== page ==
A Sales Team reason for rejection
Every time my Sales VP casts a vote in favor of a new book, she’s placing a big-money bet. And you can bet that VP is very aware of what’s at stake.
Look at it this way. Imagine you and I jet off to Las Vegas in time to place a bet on a horserace happening at Churchill Downs. We’re watching the pre-race coverage on TV, learning about the horses scheduled to run in the race. One is a horse named HotStuff. As we listen to the announcer, we discover that HotStuff placed third in a race six months ago, came in first three months ago, and was barely edged out of the top spot to finish second in a race just last month.
Next we hear the announcer introduce a horse named CoolIt. CoolIt, we discover, has never raced before. He looks healthy, but no one knows exactly how this horse will respond once he’s on the track. Will CoolIt panic and freeze up? Will the horse brush off all distractions and race hard to the finish line? Will he simply stay in the middle of the pack, never making an impact on the race? Who knows?
Now it’s time for you and I to go to the betting window and put our money down on a horse. Realistically, are you going to bet $25,000, $50,000, or more on CoolIt? Or are you going to look at the track records of the two horses and go with the safer bet on HotStuff?
This, in a symbolic sense, is what happens each time my Sales VP makes a bet on a new book. She’s placing a bet of tens of thousands of dollars (sometimes more) on the hope that your masterpiece will win, place, or show in the race at the public marketplace.
When I come to the publishing board with a book by an author who has never sold any books before, I’m asking my Sales VP to do the equivalent of placing a bet on CoolIt—putting money behind an author who may look healthy but who has no history of success. That’s a pretty risky bet, and it’s one that makes it hard for brand new authors to even get in the game. Mick Silva, former editor at Random House, says, “Publishers, retailers and parent companies are taking losses, so they’re backing off making bets.”
The rule is this, then: Past sales success creates future opportunities; no past creates only uncertainty. And most times, that’s enough for rejection.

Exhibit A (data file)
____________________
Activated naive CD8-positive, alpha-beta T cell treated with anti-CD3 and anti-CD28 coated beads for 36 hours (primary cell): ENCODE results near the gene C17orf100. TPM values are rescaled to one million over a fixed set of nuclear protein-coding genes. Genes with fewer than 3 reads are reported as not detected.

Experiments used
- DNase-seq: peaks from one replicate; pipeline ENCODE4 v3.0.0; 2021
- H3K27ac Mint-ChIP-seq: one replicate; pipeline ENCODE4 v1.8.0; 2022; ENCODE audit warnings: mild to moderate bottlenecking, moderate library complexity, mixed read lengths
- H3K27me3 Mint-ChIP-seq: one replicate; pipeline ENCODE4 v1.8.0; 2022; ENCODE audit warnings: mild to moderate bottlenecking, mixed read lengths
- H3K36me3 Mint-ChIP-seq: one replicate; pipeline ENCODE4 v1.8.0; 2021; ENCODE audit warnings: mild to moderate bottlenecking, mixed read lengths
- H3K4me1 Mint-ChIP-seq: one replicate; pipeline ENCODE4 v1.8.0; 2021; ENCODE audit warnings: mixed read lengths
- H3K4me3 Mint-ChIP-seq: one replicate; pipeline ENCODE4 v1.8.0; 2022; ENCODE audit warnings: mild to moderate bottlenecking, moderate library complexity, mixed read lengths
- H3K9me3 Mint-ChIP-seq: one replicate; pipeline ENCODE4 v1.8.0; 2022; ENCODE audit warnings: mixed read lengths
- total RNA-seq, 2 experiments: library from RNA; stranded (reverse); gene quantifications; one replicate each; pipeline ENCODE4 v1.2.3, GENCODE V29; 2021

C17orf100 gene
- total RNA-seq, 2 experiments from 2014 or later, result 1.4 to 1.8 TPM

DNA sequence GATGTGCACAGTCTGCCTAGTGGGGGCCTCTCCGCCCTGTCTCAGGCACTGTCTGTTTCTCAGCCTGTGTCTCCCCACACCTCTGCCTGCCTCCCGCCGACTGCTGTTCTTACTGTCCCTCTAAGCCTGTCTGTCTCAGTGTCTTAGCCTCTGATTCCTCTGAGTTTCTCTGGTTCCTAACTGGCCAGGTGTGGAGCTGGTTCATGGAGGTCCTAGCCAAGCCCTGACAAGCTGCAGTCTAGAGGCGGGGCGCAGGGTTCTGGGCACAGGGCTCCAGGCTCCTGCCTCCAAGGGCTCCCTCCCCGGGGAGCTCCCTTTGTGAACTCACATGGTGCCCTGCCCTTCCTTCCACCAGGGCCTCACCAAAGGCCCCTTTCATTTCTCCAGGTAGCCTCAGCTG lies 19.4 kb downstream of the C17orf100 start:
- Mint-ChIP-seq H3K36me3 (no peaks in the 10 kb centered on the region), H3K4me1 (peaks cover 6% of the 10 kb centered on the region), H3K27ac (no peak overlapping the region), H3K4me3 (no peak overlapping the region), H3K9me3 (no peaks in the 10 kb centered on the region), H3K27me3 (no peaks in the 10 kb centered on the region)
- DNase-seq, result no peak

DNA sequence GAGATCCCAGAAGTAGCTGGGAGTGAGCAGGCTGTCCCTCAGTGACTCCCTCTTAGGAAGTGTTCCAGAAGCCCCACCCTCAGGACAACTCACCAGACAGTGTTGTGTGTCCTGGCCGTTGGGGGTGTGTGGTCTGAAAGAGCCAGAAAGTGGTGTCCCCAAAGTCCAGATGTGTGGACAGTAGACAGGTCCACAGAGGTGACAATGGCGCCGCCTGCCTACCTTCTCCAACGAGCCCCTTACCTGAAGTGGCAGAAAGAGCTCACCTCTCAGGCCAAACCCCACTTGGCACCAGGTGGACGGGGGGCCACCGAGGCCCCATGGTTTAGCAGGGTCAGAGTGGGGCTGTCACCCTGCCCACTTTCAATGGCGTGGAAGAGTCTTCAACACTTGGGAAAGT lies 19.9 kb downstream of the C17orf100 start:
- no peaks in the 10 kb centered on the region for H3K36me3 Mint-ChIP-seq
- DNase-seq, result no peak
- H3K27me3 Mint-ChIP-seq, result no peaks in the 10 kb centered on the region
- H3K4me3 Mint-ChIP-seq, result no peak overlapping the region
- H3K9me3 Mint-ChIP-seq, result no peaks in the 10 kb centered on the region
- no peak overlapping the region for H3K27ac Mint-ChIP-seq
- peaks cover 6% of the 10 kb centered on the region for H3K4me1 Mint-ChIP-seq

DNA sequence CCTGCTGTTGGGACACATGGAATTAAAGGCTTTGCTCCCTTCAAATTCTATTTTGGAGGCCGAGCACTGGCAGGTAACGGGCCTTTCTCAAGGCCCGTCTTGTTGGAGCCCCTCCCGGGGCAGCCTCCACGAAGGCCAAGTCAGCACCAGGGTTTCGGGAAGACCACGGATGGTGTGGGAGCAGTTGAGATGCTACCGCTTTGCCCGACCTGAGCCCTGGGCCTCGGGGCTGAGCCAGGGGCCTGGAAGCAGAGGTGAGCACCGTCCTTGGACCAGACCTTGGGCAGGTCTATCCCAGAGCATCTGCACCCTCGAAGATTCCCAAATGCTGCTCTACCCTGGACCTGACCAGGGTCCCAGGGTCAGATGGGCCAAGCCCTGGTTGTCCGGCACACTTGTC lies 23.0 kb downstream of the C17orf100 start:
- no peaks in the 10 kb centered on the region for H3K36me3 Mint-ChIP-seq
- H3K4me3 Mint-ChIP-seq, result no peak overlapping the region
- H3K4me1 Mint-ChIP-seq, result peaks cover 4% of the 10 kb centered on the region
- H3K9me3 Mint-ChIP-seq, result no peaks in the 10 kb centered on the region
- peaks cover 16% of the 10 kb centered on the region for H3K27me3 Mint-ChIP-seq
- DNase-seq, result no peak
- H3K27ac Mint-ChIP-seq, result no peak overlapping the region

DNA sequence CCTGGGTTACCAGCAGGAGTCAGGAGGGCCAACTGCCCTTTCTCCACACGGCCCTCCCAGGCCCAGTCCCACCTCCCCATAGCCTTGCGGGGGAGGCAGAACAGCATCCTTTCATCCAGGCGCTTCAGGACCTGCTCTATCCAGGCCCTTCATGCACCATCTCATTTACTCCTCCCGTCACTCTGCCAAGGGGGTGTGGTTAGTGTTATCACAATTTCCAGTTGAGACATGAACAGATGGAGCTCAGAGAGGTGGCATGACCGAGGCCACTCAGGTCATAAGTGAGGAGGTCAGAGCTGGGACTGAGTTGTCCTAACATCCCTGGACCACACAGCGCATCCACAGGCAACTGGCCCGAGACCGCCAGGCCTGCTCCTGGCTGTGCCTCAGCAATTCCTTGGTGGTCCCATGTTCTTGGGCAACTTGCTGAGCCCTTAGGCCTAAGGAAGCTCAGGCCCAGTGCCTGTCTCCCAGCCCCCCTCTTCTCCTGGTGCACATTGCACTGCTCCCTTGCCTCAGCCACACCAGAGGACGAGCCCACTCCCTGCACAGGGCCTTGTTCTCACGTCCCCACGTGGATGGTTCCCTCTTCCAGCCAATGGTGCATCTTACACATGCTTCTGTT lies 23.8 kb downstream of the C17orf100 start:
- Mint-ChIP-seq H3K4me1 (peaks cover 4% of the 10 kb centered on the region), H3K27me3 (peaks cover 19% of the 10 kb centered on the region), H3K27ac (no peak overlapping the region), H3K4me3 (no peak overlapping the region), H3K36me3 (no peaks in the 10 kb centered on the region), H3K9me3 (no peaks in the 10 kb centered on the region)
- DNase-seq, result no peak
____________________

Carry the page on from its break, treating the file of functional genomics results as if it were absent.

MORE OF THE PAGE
What You Can Do About It
1. Bolster your credibility as an expert to overcome your lack of credibility as an author.
Stellar author credentials can often help first-timers overcome the absence of a track record in book sales, simply because a recognized “expert” is someone that readers inherently trust. If you lack a sales history, then beef up your author credentials on your book’s topic and use that to convince my Sales VP you’re worthy of her bet.
For instance, Rick Riordan spent 15 years teaching history and mythology to middle school students before successfully launching his juvenile fiction series Percy Jackson and the Olympians. Audrey Niffenegger had never published anything when she pitched her fantasy novel, The Time-Traveler’s Wife, to MacAdam/Cage. But she was a well-regarded professor in the Interdisciplinary Book Arts MFA program at the prestigious Columbia College Chicago Center for Book and Paper Arts—and that’s significant. In horseracing parlance, that kind of credential was like saying she came from a family of racing champions. In fact, I’d guess that without that credential, Ms. Niffenegger might never have been published.
So identify key accomplishments that make you a credible expert on a topic, and highlight those in your proposal. That’ll help mitigate some of the risk for my sales team.
2. Try to publish in categories where the topic is more important than the author.
Some categories of publishing almost always require author brand recognition for success—literary fiction, mysteries/thrillers, memoir, etc. Sure, an unknown author can sometimes break through there, but it’s rare. Other categories depend more on built-in topic appeal—such as romantic fiction, crafts, home and garden, finance, and some children’s or teen books.
When choosing where you want to start your publishing career, one option is to find a category that doesn’t require a previous sales history, or a category where your other credentials matter more. For instance, if your day job is as a financial planner, you may want to try to break into publishing with a money management book. Or, if you want to pursue a career as a novelist, you may want to start by writing romance to build up a history of sales.
3. Highlight your ability to reach a significant audience.
In the end, the most important thing to a Sales VP is going to be your ability to sell books, regardless of what your past history has been. So look for ways to tell that VP your book will definitely sell—maybe through your 10,000 member mailing list, at the 200 speaking engagements you’ve got scheduled next year, through your magazine column that reaches 150,000 readers every month, or whatever.
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